“Could we already be dead?”
“Of course not!”
“How do you know?”
So often we fool ourselves when looking at life.
“I have fourteen years of experience in this field,” the applicant said. He was proud and smiling.
Does he really? Does he have fourteen years of experience, or is it the same first year fourteen times over? Perhaps his job was a bit more complicated and he has two years of experience seven times over. Perhaps there were a few procedural changes every couple of years and some occasional training to help promote the illusion of more experience. That is what happens to most of us.
This applicant might be in a rut. The same is probably true for the person giving the interview. We go to work and do the same thing every day. Some people may fool themselves into believing every day is different. Good for them. But it’s only the faces, outer appearances, and circumstances that change. It’s all for the same goal, all to the same end. Sugar and flour combine into many appearances, such as doughnuts, cookies, muffins, and cakes, but underneath it is still sugar and flour.
At best, it is nine to five. Many do not have it so easy. Many salaried workers do considerably more than forty hours. We get up in the morning, commute to work. Lunch is at about the same time every day. We work more, then commute home. Now we have a few hours of personal time spent mostly on other things needed for survival. Sleep and repeat. Pass “Go” on Friday and get the paycheck deposited to the bank.1
Some may protest. “Well, that is your life. Mine is different!” Others will say, “You got a bad attitude, you can change that situation. A person can move up or change jobs.”
Great. I’m glad you brought that up. What the above means is that if a person jumps through the right hoops, they get a different plot on the same farm.
“What to you mean? I work for a different company now!” Someone protests.
Look at the facts. 1% of the world’s population owns 50% of the wealth and the top 10 % controls 85% of the world’s wealth.2 In the US the top .01% owns as much wealth as the bottom 90%.2 So, who are you fooling? The same group owns both plots, It’s the same farm.
“But I own my own business!” Good for you! Now we are getting somewhere. Congratulations, you may be smarter than the rest. Still, let’s ask a few things.
Are you working longer hours? Are you still taking problems home with you? Does the business affect your marriage or relationship with the kids? Are you truly happy? Do you feel satisfaction or has it become something you have to do? Do you suffer from anxiety? Is it affecting your health? Do you sleep well? Do you love what you do? If you pass this test, you are among the few who have truly succeeded. That, however, is a very small percentage of the world. Even being a business owner does not guarantee happiness. Divorce, alcoholism, depression, anxiety, addictions, suicide, and violence hit all social groups.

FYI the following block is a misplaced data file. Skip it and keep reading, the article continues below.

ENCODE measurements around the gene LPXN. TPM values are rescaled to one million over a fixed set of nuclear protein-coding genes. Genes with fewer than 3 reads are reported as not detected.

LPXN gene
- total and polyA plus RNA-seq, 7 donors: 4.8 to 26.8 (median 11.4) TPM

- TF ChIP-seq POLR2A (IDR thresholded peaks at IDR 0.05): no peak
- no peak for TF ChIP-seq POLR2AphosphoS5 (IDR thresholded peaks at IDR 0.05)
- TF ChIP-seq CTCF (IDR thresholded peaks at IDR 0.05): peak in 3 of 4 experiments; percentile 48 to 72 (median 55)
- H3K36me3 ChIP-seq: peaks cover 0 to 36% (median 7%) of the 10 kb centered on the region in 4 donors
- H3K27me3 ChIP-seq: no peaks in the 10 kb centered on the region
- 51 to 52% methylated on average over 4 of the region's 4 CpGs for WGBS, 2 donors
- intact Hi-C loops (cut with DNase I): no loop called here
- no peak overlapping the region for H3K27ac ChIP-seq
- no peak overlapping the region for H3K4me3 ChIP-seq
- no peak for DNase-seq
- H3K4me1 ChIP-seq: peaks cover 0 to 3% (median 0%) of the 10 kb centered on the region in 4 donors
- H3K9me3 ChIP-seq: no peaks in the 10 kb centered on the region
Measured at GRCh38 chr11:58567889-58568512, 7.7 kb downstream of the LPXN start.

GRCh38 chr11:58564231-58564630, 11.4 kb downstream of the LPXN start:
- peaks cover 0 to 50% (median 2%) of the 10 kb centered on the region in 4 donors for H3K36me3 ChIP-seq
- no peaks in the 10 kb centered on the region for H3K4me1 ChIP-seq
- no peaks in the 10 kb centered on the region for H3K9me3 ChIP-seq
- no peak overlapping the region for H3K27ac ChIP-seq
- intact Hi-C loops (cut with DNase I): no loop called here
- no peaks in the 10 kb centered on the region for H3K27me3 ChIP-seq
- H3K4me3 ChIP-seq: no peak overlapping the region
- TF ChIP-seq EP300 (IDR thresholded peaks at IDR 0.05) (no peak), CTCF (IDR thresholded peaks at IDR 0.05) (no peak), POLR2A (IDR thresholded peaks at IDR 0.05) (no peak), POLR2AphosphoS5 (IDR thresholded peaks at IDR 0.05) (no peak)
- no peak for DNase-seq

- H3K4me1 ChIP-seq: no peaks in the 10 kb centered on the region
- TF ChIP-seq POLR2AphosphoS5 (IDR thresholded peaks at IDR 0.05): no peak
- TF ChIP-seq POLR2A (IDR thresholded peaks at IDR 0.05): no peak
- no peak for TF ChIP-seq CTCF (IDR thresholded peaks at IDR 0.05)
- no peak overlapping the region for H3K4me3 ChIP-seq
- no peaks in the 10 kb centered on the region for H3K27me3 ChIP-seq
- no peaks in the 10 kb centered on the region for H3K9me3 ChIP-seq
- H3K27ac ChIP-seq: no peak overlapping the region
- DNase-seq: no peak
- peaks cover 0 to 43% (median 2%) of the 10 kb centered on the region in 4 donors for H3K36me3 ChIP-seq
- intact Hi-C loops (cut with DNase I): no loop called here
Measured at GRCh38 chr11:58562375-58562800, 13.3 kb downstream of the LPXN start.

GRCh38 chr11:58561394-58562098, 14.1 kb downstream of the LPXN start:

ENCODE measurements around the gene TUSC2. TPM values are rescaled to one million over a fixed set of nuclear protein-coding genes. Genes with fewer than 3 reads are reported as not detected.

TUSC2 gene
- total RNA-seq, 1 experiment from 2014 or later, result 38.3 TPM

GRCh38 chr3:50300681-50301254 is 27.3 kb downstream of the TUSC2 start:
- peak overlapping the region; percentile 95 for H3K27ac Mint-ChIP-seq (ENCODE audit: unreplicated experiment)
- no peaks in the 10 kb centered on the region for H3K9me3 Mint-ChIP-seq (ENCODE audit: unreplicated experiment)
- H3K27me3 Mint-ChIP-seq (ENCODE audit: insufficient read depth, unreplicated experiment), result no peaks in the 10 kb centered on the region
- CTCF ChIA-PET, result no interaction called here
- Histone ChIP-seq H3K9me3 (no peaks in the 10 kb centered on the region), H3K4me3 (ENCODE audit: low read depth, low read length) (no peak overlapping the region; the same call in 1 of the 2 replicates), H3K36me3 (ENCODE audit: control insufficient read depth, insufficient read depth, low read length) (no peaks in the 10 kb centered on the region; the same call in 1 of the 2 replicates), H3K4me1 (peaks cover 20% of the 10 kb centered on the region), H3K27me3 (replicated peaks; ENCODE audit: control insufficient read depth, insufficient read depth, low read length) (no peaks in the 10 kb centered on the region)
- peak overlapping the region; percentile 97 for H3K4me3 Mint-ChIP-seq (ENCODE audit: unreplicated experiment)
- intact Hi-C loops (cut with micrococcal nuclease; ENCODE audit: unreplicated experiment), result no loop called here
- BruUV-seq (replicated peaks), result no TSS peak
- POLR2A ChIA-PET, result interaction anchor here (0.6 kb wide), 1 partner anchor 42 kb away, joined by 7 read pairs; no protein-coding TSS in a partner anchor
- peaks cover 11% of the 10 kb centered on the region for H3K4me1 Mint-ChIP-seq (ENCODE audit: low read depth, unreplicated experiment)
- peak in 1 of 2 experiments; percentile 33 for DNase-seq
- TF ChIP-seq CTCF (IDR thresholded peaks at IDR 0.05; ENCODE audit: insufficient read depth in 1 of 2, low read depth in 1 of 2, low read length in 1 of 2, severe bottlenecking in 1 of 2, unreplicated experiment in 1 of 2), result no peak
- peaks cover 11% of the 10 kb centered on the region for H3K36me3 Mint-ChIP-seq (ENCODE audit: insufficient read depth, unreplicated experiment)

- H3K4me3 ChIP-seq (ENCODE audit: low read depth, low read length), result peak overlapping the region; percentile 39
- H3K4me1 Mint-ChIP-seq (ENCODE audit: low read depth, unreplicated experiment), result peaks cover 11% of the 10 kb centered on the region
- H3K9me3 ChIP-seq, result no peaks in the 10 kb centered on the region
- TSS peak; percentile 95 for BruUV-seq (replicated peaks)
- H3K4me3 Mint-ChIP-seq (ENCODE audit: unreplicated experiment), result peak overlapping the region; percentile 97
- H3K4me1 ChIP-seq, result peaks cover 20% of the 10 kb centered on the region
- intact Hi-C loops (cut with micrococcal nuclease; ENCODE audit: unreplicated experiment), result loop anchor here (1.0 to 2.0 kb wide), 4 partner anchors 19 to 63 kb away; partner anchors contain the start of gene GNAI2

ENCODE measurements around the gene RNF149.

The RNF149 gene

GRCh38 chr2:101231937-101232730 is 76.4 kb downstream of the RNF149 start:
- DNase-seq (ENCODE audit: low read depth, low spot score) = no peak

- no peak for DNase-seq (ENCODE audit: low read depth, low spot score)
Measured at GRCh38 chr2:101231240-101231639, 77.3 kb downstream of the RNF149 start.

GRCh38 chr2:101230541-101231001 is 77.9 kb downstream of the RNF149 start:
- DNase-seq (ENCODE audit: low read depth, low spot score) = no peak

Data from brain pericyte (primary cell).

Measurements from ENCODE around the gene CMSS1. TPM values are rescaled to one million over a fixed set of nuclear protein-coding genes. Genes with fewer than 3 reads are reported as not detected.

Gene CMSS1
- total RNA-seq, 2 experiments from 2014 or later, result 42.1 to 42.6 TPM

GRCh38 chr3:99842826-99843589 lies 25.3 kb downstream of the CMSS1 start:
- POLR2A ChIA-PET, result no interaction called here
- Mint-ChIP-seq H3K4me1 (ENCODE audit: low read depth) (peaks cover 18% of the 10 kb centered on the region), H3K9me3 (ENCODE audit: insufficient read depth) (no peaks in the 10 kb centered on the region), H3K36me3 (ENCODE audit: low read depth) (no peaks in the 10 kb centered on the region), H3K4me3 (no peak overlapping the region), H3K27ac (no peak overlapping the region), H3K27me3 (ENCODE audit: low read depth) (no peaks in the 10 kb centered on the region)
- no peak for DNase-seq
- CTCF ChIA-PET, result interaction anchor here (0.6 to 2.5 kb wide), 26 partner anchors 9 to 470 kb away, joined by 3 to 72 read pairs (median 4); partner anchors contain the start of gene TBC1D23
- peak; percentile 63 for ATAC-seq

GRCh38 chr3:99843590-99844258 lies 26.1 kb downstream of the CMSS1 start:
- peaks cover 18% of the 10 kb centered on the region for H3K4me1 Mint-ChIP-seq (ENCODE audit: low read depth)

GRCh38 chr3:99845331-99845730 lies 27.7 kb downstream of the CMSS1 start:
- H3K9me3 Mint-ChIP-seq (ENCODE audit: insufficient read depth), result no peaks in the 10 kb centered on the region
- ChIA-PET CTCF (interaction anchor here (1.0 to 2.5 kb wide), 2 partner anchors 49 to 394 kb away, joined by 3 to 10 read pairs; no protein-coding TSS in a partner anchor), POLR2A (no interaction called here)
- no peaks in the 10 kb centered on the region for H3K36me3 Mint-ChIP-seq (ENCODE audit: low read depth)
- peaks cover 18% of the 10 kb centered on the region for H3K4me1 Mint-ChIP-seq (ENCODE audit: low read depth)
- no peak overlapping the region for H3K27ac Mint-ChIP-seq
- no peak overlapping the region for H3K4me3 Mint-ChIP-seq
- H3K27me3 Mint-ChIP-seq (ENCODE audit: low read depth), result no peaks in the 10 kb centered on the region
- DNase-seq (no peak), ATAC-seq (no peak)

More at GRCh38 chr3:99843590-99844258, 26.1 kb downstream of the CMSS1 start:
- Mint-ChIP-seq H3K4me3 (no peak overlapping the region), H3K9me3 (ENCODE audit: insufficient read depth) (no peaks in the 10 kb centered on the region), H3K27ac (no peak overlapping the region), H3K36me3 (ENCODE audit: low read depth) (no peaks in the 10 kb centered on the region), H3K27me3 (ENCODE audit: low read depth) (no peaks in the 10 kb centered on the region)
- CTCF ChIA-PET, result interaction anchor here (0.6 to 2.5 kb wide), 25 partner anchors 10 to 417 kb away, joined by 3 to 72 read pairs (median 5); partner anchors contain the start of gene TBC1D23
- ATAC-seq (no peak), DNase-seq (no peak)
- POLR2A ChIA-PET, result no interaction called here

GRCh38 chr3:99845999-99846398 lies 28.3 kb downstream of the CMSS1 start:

Most of us simply fool ourselves as the system has trained us to do. We may convince others we are happy and even believe it ourselves most of the time. We put on a mask that all is well, but deep inside something just is not so perfect. Something inside knows it isn’t happy.
Masking things is our way. It is how we were taught, domesticated, indoctrinated, or educated. Education prepares us to be cogs in this huge piece of the machine which is often a sham of a life. We pursue ideas given to us and programmed into us by others. We accept these things as our own values.
It wasn’t our fault. We were young children conforming so we could be loved. Then we were corrupted and exploited, our dreams hijacked and exchanged for an insane world’s ideas of success, security, and conformity.
When the coroner signs our death certificates, often it is just a formality. Most of us died long ago. We are living out a lie, living our programming, but not our lives. Like robots on autopilot, we did as the world instructed and expected.